A single teaspoon sample of healthy soil can contain over 6 billion microorganisms. Yes, that’s 6 billion with a “b”! This mighty ecosystem is crucial to the health of our parks, necessary to feed the flowers, trees, and shrubs that adorn our beloved urban oases.
This fall, the Friends conducted a soil sampling for the turf in each of our three parks: the Common, the Public Garden, and the Mall. This year is the first year of gathering annual data for all three parks and will enable us to set baselines for existing conditions, identify areas of strength and weakness.
The samples have been sent to two separate labs: one to analyze the chemical composition of the soils, and one to identify the biologic composition of the soil environment. A soil’s chemical composition includes macronutrients (like nitrogen, phosphorus, and potassium), micronutrients (like iron, boron, and zinc) as well as organic matter content and pH levels. The biological composition of soil is made up of microorganism species (bacteria, fungi, protozoa, and nematodes) and reveals species’ type, density, and diversity throughout the soil.
Through interdependent relationships formed with plants, these biologic communities fuel organic matter decomposition, which is the basis of natural nutrient cycling – the way nature has fertilized plants for eons – and can contribute to disease resistance. In some cases, these microorganisms can combat pest populations by preventing them from growing. Predatory nematodes are an example of this system of natural defenses at work, where the nematodes can cause interference with the grubs that eat turf roots and successfully return balance to the soil environment.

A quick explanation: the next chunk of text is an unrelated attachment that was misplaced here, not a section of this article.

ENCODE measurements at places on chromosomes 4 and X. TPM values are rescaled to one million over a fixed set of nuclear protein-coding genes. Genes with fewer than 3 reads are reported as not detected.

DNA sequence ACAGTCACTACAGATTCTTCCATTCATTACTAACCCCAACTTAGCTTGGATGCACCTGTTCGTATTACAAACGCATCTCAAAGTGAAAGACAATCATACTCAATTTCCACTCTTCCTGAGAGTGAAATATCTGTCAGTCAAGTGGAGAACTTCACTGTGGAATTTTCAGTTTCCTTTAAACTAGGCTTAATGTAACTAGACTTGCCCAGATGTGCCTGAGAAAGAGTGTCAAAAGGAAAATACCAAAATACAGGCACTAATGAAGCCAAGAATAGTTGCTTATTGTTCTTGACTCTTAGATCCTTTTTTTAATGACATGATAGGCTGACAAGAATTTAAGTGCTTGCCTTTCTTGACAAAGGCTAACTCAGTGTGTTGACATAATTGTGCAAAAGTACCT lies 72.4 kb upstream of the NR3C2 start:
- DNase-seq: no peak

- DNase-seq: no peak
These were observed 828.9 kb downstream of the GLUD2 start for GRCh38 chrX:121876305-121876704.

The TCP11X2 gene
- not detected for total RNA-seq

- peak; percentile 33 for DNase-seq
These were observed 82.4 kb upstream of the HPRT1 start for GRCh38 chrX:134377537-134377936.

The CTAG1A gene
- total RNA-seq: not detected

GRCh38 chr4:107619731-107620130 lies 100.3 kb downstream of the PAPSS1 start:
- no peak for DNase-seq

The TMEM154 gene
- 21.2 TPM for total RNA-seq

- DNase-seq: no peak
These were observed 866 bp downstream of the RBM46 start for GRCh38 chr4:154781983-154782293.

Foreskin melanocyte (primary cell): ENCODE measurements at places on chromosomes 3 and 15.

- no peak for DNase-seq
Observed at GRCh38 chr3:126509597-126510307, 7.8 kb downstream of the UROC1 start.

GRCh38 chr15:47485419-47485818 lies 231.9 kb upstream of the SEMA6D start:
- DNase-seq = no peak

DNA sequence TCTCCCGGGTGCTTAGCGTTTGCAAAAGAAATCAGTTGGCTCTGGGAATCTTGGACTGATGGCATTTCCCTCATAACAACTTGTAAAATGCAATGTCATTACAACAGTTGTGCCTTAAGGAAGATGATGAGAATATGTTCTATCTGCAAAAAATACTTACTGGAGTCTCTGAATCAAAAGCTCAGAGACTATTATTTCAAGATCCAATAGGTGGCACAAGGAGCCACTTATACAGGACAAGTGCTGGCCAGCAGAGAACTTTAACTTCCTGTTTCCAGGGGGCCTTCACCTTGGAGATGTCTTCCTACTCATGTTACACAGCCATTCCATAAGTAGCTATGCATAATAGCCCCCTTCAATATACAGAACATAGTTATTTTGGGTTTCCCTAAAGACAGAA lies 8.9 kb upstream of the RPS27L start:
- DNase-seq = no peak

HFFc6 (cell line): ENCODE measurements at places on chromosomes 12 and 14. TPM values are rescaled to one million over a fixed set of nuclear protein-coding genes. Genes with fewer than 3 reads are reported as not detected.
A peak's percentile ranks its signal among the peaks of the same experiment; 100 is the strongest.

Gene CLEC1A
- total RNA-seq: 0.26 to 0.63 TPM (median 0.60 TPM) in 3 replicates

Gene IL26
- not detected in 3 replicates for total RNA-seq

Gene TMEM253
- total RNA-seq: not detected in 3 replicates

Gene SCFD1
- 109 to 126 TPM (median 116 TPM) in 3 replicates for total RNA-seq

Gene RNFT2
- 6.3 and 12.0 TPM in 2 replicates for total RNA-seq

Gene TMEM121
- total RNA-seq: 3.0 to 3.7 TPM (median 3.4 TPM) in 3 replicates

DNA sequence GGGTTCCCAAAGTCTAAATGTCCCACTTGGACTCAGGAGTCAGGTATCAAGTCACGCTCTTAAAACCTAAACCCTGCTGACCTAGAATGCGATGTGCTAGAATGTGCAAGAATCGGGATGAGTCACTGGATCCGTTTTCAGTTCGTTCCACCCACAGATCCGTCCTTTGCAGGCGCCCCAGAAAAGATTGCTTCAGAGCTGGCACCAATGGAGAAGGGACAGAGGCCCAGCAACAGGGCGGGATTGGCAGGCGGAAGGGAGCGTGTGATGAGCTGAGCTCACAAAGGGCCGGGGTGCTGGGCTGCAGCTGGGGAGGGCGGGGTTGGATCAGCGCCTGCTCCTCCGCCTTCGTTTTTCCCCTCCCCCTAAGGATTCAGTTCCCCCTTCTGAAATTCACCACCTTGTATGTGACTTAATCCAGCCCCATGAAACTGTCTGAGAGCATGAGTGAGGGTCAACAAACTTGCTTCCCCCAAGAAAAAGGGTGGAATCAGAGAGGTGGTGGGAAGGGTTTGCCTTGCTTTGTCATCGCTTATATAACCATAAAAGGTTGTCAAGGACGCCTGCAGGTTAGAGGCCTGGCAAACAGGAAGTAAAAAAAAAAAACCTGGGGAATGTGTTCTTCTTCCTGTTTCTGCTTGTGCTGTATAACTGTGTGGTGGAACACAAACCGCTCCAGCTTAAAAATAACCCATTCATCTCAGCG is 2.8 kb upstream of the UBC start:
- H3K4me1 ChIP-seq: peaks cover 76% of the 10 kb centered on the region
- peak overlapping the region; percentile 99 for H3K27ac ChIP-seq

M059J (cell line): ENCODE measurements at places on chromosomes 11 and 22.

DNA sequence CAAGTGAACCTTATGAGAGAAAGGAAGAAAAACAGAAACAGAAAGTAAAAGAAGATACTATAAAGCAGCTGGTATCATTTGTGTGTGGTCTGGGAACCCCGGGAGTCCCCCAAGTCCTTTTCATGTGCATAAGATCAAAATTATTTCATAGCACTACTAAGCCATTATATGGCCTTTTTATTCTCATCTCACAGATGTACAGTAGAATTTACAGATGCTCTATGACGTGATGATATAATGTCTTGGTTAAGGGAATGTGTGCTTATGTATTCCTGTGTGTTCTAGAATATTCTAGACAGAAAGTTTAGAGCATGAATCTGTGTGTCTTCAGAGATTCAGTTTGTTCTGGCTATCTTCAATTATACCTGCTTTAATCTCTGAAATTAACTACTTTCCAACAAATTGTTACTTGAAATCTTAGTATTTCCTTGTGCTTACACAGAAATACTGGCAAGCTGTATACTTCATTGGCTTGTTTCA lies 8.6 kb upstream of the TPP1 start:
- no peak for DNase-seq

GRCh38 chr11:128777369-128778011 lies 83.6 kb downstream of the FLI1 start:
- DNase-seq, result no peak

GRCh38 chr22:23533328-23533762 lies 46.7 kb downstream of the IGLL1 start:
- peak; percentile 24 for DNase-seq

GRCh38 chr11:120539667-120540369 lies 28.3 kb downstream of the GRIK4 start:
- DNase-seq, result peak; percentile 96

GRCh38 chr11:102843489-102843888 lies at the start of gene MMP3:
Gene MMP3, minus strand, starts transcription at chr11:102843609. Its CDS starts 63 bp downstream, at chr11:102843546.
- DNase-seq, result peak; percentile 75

Results from annual soil tests will give us a comprehensive look inside soil environments to help identify specific areas of need for our nutrient management and revitalization program. Yet, even with additional data points and increasing the specificity of treatments, there is unfortunately no one “silver bullet” treatment solution for these heavily utilized and well-loved public spaces.
This data will also help us identify and address the variables creating any changes or decline, which might otherwise have stayed unnoticed. Using a science-driven approach to soil health, we plan to leverage this data collection and analysis to drive innovative and strategic methods to improve existing conditions.
In the next months, we will get back the results from the soil testing and learn what that means for our nutrient management and revitalization programs for each of the parks today and moving forward. Needless to say, this is an exciting step towards a greener, healthier set of parks, for the turf, trees, and all of us who use and enjoy these wonderful spaces.
Read Part II of our Soil Series here!